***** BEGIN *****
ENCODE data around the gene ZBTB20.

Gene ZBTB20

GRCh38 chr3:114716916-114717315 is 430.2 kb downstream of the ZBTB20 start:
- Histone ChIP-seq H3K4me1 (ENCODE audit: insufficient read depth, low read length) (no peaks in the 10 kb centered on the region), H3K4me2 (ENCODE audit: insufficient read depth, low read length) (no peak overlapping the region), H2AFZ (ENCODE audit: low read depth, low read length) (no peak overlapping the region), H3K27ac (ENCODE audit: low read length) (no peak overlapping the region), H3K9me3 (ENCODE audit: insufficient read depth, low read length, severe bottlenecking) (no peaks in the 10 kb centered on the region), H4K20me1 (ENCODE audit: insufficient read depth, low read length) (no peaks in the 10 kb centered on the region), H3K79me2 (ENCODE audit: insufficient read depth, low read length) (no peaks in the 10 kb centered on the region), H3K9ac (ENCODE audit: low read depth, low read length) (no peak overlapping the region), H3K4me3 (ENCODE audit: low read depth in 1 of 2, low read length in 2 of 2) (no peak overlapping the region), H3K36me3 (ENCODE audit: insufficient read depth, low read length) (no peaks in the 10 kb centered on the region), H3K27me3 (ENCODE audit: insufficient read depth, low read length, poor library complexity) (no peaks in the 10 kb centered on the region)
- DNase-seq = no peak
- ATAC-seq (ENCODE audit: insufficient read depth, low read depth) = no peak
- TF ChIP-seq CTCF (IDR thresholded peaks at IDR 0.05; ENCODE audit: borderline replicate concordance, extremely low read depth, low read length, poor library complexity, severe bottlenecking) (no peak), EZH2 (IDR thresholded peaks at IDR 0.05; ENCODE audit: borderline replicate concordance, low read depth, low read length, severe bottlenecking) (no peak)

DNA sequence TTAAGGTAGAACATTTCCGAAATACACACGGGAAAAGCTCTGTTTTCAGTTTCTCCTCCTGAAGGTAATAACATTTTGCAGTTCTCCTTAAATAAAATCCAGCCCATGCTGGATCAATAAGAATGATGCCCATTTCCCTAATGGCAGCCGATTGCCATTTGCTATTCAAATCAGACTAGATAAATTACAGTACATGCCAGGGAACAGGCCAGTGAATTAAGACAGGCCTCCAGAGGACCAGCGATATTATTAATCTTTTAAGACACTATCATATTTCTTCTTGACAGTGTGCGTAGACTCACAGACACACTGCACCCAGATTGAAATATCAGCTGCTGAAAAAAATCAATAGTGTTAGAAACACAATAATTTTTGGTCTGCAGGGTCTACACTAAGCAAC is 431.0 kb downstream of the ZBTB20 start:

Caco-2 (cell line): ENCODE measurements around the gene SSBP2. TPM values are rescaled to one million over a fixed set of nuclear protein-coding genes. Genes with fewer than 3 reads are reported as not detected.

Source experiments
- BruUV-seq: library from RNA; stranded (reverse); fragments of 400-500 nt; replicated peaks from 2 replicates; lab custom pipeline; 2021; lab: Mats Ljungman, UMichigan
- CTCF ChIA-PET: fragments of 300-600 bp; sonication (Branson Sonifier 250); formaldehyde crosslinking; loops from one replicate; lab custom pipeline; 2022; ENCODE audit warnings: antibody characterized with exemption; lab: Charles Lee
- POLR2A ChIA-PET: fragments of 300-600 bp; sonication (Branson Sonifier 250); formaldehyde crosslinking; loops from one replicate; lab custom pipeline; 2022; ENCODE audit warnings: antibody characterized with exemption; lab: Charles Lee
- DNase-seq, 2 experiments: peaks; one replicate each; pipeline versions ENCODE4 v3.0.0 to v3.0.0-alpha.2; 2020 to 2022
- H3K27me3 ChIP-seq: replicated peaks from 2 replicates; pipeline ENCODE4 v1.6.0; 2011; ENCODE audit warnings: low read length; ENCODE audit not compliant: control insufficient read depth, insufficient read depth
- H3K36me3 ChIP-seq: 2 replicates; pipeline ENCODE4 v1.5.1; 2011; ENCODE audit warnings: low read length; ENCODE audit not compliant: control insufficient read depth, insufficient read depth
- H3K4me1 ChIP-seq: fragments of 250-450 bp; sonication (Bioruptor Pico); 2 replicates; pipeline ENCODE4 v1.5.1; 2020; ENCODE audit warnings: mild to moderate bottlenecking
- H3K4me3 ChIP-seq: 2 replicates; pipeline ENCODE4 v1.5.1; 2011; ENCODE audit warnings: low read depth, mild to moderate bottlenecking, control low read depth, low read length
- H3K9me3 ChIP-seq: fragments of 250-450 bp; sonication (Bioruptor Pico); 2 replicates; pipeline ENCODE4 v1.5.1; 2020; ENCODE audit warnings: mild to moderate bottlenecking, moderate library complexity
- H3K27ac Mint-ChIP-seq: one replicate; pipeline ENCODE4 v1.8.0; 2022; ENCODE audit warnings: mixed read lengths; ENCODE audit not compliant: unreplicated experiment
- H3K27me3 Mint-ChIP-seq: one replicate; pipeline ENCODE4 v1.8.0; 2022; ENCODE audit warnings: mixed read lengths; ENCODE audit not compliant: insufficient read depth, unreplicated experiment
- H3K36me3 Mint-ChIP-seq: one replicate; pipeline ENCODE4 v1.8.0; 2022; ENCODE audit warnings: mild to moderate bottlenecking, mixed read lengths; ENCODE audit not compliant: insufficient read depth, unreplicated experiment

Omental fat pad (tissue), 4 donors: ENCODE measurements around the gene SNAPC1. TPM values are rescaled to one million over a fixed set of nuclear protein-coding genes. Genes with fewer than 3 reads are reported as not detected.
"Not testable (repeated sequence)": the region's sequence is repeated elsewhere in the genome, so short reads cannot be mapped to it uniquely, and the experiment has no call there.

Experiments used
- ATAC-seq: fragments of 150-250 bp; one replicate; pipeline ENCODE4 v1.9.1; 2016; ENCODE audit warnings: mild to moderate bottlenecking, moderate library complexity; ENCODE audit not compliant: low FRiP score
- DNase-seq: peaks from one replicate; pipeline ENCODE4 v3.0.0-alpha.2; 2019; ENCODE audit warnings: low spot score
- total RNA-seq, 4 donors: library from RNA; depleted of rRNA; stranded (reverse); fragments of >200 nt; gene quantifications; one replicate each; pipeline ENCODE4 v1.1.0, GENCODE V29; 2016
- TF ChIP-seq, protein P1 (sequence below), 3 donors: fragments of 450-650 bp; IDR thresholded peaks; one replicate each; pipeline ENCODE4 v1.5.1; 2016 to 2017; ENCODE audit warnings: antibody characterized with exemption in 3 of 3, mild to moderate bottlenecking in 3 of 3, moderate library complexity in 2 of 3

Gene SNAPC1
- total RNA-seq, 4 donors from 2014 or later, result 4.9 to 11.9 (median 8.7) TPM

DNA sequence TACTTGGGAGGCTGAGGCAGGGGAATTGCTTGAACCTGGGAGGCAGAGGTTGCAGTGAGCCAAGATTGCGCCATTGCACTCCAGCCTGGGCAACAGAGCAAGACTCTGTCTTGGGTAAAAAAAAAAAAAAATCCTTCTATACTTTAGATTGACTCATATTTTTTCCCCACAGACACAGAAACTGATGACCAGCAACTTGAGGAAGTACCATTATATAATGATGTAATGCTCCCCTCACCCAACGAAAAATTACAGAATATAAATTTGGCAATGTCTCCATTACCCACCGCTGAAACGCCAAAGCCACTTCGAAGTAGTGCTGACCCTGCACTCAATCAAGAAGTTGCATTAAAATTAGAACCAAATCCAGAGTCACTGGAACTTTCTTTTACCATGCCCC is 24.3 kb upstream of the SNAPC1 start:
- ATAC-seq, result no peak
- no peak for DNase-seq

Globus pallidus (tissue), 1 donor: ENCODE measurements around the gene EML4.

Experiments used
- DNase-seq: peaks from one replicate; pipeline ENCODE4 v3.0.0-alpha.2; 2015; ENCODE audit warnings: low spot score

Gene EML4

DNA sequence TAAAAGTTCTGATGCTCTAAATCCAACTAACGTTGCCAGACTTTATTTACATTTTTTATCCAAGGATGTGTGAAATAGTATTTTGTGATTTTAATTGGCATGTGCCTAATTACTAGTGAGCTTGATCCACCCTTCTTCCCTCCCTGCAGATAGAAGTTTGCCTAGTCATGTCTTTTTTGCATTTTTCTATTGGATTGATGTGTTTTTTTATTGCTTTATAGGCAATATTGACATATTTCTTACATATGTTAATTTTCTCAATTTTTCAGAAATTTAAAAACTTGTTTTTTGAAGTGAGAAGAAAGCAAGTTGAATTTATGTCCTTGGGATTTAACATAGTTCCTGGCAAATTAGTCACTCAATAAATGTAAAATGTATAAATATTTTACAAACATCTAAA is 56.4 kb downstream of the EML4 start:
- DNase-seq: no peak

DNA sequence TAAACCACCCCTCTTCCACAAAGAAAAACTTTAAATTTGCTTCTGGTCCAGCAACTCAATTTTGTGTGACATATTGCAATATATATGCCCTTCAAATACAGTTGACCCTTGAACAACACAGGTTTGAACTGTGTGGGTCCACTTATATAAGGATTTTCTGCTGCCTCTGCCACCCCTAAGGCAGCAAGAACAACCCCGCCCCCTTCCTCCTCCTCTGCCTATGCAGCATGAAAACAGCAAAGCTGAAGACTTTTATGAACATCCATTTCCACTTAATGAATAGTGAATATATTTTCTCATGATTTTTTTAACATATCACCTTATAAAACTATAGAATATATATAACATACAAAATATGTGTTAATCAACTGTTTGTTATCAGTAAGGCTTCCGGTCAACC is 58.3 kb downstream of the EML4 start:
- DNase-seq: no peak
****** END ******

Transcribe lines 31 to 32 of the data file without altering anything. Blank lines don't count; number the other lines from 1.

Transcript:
- total RNA-seq, 4 donors from 2014 or later, result 4.9 to 11.9 (median 8.7) TPM

DNA sequence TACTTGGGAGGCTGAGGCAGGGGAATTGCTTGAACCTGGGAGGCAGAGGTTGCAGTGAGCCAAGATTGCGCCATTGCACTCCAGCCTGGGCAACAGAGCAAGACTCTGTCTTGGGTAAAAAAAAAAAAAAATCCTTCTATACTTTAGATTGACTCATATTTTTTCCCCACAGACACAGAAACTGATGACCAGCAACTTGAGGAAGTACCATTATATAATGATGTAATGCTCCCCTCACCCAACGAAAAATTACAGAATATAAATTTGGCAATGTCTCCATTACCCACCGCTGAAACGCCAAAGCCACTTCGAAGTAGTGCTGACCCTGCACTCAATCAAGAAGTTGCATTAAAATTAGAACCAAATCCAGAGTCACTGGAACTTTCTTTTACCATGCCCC is 24.3 kb upstream of the SNAPC1 start: